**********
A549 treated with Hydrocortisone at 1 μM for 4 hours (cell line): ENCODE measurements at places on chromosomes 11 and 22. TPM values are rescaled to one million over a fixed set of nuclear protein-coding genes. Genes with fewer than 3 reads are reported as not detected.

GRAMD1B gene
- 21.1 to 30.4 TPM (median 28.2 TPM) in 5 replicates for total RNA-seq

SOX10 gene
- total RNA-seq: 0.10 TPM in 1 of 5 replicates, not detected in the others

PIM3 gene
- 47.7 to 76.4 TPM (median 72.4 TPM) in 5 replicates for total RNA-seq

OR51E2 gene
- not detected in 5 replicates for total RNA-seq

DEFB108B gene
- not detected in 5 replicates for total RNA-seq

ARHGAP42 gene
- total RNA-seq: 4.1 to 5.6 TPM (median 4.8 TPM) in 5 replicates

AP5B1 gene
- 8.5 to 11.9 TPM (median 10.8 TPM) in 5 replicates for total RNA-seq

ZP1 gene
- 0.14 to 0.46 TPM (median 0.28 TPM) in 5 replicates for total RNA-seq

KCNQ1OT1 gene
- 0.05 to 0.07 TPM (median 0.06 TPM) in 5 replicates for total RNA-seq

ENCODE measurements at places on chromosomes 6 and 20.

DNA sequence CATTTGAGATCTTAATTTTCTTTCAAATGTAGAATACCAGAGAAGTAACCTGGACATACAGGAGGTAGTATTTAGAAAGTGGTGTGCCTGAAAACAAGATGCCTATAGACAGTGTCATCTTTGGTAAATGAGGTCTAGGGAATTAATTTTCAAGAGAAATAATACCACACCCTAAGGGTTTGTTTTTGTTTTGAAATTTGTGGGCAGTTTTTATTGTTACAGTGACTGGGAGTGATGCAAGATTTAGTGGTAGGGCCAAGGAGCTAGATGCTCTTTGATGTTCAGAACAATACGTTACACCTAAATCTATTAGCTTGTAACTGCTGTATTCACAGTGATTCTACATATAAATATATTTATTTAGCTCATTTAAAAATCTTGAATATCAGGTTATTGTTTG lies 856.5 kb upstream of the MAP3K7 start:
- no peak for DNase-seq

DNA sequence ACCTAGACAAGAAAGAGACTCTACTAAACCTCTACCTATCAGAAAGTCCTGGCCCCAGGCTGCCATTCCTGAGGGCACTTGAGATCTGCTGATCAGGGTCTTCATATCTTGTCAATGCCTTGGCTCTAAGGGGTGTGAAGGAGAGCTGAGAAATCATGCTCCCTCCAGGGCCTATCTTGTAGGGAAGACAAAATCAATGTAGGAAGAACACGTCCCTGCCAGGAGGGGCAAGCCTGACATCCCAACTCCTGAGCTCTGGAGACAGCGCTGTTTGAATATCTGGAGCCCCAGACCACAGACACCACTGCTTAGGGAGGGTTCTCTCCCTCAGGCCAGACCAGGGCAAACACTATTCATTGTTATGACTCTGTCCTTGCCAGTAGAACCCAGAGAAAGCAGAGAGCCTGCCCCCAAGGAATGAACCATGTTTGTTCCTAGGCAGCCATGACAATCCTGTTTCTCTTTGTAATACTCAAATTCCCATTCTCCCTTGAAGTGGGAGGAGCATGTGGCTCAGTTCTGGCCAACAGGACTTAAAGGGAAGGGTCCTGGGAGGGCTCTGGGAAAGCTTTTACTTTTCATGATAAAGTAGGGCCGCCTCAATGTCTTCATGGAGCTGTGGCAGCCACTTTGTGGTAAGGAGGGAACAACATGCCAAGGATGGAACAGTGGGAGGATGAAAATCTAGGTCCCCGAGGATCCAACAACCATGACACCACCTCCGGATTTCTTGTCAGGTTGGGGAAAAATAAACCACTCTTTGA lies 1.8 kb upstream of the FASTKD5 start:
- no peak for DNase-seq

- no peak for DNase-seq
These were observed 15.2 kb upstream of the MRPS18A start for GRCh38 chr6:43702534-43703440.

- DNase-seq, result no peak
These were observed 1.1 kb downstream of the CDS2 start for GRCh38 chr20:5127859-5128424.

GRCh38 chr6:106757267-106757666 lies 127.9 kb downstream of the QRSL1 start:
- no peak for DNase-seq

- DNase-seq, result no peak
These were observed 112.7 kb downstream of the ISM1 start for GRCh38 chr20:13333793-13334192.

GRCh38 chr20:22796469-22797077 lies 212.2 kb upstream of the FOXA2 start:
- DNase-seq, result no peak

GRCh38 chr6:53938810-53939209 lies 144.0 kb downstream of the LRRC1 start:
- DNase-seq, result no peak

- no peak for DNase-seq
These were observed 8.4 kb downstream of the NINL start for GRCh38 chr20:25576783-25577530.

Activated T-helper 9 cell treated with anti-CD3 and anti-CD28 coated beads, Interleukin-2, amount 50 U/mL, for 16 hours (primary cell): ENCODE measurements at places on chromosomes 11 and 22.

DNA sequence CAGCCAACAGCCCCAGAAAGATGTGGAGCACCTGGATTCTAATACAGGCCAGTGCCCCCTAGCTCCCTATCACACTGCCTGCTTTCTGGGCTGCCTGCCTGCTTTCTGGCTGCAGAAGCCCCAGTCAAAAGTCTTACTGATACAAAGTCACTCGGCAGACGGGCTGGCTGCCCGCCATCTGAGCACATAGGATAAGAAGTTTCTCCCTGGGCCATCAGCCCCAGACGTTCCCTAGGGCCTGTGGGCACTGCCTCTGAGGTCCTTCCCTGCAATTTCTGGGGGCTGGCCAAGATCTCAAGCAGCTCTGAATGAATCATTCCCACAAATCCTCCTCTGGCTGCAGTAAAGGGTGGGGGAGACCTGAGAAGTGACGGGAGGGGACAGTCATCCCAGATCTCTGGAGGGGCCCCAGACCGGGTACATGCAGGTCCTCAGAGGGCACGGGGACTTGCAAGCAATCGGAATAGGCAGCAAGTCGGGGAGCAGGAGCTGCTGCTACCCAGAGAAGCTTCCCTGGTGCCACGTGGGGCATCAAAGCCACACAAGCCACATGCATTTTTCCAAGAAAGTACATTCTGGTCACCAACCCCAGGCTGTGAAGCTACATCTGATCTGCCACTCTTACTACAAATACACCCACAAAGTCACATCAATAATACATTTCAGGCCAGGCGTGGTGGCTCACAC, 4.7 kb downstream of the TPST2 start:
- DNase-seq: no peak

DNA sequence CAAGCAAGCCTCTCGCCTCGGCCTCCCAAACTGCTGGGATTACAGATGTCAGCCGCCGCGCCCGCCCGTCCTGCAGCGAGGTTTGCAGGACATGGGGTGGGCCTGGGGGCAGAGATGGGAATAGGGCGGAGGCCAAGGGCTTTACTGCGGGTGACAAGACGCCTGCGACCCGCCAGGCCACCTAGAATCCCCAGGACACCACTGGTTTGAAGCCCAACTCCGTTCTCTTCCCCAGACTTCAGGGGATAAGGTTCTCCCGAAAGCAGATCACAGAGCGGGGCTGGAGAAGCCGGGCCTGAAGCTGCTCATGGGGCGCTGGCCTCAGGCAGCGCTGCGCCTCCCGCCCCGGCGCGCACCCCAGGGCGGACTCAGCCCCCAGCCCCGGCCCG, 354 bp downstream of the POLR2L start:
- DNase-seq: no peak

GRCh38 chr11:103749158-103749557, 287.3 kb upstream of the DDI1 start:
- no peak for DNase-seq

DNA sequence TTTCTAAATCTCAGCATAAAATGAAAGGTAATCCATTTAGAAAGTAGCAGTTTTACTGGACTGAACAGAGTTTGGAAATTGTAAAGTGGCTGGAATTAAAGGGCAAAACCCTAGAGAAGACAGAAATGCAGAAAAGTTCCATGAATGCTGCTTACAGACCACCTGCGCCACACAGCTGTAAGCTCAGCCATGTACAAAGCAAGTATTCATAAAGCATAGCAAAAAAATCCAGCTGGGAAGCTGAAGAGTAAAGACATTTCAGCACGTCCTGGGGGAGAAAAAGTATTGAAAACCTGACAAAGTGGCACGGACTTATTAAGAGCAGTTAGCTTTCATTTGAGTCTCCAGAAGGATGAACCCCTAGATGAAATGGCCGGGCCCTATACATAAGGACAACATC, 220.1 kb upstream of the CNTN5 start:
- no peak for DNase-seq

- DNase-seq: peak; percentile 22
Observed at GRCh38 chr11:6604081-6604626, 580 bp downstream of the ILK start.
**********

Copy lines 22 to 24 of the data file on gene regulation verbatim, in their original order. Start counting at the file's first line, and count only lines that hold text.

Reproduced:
- no peak for DNase-seq

DNA sequence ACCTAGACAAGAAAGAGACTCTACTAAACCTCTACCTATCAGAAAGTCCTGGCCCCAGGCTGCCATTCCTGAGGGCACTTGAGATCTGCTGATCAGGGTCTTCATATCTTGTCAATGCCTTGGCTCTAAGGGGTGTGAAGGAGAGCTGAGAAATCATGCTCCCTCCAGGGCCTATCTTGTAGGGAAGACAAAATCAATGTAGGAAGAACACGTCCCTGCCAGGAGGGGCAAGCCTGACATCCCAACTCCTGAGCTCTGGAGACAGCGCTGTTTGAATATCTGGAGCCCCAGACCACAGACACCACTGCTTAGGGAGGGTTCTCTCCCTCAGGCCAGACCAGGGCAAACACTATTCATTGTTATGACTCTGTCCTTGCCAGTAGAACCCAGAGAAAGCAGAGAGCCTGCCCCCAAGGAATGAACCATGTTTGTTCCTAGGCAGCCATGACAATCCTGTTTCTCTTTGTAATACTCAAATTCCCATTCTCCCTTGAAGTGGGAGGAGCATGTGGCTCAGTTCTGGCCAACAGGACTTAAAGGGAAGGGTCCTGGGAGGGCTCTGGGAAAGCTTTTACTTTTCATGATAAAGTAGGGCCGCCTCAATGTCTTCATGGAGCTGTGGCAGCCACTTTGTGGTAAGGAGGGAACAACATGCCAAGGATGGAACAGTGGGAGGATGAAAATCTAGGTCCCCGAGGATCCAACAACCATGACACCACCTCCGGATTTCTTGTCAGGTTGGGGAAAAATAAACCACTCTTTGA lies 1.8 kb upstream of the FASTKD5 start:
- no peak for DNase-seq